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Can Congress wrap a complete budget before Christmas, or will they need a New Year's (continuing) resolution?

Congress is down to the wire in funding the government through the end of the year, GOP are deciding whether to pass a short-term spending bill or work with Democrats to pass full budget.

Members of Congress are just like everyone else at this time of year. They're rushing to finish their "to-do" do lists in the "St. Nick" of time before Christmas.

The most important thing lawmakers must do is avoid a weekend government shutdown. 

"We're going to do what seems to have been done my whole Congressional career. We're going to wait till the last moment," lamented House Foreign Affairs Committee Chairman Greg Meeks, D-N.Y.

Appearing on MSNBC, Sen. Debbie Stabenow, D-Mich., spoke of how she was scheduled to play Christmas carols on the piano at a Senate prayer breakfast.

"I hope I don’t have to pull up the piano on Christmas Eve," said Stabenow. "But it’s going to be close."


Lawmakers lamented that it’s always a sprint just before the holiday.

"I'm reminded of that Christmas song ‘I'll Be Home for Christmas. But only in my dreams.’ I hope that doesn't come through," said House Rules Committee Chairman Jim McGovern, D-Mass., practically crooning.

Lawmakers prepared a stopgap spending bill — known as a continuing resolution (CR) in Congress-ese — to avoid a government shutdown this weekend. That would give Congressional appropriators time to finalize a massive $1.6 trillion, omnibus spending package before a new deadline next week.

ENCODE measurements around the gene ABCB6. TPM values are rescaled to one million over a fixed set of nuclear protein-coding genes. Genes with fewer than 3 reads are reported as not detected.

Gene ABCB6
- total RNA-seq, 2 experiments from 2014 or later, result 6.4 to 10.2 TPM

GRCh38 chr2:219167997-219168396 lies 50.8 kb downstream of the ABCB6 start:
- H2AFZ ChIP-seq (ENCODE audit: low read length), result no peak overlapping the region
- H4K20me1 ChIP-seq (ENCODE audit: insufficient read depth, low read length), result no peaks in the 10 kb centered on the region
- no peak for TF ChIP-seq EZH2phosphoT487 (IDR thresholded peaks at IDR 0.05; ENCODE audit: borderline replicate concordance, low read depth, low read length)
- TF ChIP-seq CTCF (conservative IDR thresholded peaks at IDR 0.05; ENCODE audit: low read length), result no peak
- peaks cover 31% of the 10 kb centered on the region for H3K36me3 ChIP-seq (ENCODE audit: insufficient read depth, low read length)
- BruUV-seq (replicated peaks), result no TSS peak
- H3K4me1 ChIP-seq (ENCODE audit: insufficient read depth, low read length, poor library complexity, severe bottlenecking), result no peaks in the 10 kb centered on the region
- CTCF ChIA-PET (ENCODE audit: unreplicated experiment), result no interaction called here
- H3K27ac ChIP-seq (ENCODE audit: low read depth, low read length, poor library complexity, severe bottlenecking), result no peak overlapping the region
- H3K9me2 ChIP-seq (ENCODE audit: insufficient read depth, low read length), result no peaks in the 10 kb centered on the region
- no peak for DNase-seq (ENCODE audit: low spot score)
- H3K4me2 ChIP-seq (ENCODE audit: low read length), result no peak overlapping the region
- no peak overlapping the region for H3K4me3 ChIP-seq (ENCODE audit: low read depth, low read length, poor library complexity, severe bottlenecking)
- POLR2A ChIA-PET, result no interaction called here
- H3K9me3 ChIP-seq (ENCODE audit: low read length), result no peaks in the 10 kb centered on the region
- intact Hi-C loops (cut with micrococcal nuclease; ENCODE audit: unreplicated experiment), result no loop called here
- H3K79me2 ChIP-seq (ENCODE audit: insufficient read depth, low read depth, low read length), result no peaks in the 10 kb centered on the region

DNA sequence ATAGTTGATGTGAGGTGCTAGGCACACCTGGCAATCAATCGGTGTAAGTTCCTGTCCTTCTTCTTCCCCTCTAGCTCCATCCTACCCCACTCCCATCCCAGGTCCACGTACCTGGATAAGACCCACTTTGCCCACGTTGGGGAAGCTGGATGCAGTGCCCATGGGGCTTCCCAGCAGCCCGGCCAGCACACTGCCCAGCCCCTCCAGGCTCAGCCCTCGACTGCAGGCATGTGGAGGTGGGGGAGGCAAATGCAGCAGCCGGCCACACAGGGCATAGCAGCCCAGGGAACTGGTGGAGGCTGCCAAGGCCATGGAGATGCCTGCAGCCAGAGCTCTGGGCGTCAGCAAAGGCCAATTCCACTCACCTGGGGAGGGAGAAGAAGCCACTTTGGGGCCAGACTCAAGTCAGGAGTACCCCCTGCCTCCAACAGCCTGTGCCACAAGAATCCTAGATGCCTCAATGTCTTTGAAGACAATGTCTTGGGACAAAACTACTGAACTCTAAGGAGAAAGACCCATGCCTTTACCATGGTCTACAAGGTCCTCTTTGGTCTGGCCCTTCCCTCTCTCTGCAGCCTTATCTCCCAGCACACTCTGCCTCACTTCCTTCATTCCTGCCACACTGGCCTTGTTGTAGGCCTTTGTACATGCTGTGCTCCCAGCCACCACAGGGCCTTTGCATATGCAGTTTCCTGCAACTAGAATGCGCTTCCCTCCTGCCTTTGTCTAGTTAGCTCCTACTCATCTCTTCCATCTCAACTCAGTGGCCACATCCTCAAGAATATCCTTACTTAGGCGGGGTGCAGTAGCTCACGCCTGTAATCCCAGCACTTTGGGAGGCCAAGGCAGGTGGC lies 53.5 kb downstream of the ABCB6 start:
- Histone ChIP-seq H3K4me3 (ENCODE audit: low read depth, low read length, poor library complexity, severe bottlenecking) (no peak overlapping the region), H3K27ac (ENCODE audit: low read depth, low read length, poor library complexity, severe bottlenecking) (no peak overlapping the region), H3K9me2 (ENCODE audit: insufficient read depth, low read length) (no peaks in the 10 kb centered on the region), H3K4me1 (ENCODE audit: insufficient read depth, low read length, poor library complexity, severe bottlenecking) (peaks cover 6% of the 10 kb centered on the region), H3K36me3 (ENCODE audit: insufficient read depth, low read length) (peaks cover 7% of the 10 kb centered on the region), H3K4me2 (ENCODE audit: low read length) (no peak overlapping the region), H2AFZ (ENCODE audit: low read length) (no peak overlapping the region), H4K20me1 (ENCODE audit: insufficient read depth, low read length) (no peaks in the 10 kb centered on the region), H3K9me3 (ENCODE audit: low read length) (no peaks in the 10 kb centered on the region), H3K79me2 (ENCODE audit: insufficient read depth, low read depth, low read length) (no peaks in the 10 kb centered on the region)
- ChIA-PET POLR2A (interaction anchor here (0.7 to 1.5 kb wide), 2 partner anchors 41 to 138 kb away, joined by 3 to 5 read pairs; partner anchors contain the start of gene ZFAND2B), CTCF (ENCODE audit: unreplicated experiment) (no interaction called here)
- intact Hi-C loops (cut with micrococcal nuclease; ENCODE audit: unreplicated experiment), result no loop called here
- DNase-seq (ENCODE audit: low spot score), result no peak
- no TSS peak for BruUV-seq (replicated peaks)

"An omnibus is preferable to the CR. But a CR is certainly preferable to a shutdown," observed Rep. Tom Cole, R-Okla., the top GOPer on the Rules panel. 

The broader bill would fund the government through next fall, prospectively approved just before Dec. 25.

"Do it before Christmas," urged Senate Majority Whip Dick Durbin, D-Ill. "Let’s get this job done this year."

Senate Minority Leader Mitch McConnell, R-Ky., drew a line in the snow.


"This needs to be finished no later than late evening on the 22nd. And we intend to be on the road going home on the 23rd," said McConnell. "If we can't meet that deadline, we'd be happy to pass a short term CR into early next year."

A short-term CR may avert an immediate shutdown. But neither side wants that. An abbreviated CR means Democrats wouldn’t stamp their imprimatur on federal spending for the rest of the government’s fiscal year. Some conservatives say they want to kick spending to January so the new Republican-controlled House can write its own funding bill emphasizing its priorities. But with a narrow, at times mutinous majority, House Republicans may struggle to pass anything next year, the least of which is government funding.

So Democrats are trying to squeeze their spending preferences into Christmas stockings now before Republicans seize the House next year.

Conservatives believe it’s time to stand up to veteran GOP leaders.

"We’ve got Mitch McConnell preparing to roll the House right now on additional trillions of dollars in spending. Tell me how something changes here," complained Freedom Caucus Chairman Rep. Scott Perry, R-Penn.

McConnell countered that Republicans had little choice, toiling in the minority.

"We're on defense. We're dealing with the cards that we were dealt," said McConnell.

But that’s precisely why conservatives demand a short-term spending bill through the holidays and into January. House Republicans would score the opportunity to take a crack at funding the government.

"This should be a no brainer," observed Sen. Mike Braun, R-Ind. "We just won the House. Why would we want to be part of any omnibus that we work out with (House Speaker) Nancy Pelosi, D-Calif., and (Senate Majority Leader) Chuck Schumer, D-N.Y.?"

But other Republicans tempered expectations for next year.